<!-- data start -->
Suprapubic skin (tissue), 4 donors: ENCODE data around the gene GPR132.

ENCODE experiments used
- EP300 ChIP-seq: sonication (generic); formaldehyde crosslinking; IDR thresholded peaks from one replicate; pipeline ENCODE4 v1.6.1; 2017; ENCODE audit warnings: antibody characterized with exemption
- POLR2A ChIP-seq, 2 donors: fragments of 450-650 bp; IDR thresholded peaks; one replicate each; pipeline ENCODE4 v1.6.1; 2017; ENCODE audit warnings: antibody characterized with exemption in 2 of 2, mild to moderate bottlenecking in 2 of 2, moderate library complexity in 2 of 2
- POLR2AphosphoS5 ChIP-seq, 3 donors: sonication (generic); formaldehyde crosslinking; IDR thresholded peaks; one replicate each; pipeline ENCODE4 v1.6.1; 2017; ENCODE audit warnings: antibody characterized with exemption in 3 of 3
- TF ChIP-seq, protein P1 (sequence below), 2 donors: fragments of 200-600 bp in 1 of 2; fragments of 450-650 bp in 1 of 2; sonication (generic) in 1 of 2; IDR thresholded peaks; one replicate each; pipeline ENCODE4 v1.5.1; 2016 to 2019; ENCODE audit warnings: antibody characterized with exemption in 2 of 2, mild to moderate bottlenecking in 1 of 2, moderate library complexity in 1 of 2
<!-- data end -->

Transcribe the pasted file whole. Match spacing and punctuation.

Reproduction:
Suprapubic skin (tissue), 4 donors: ENCODE data around the gene GPR132.

ENCODE experiments used
- EP300 ChIP-seq: sonication (generic); formaldehyde crosslinking; IDR thresholded peaks from one replicate; pipeline ENCODE4 v1.6.1; 2017; ENCODE audit warnings: antibody characterized with exemption
- POLR2A ChIP-seq, 2 donors: fragments of 450-650 bp; IDR thresholded peaks; one replicate each; pipeline ENCODE4 v1.6.1; 2017; ENCODE audit warnings: antibody characterized with exemption in 2 of 2, mild to moderate bottlenecking in 2 of 2, moderate library complexity in 2 of 2
- POLR2AphosphoS5 ChIP-seq, 3 donors: sonication (generic); formaldehyde crosslinking; IDR thresholded peaks; one replicate each; pipeline ENCODE4 v1.6.1; 2017; ENCODE audit warnings: antibody characterized with exemption in 3 of 3
- TF ChIP-seq, protein P1 (sequence below), 2 donors: fragments of 200-600 bp in 1 of 2; fragments of 450-650 bp in 1 of 2; sonication (generic) in 1 of 2; IDR thresholded peaks; one replicate each; pipeline ENCODE4 v1.5.1; 2016 to 2019; ENCODE audit warnings: antibody characterized with exemption in 2 of 2, mild to moderate bottlenecking in 1 of 2, moderate library complexity in 1 of 2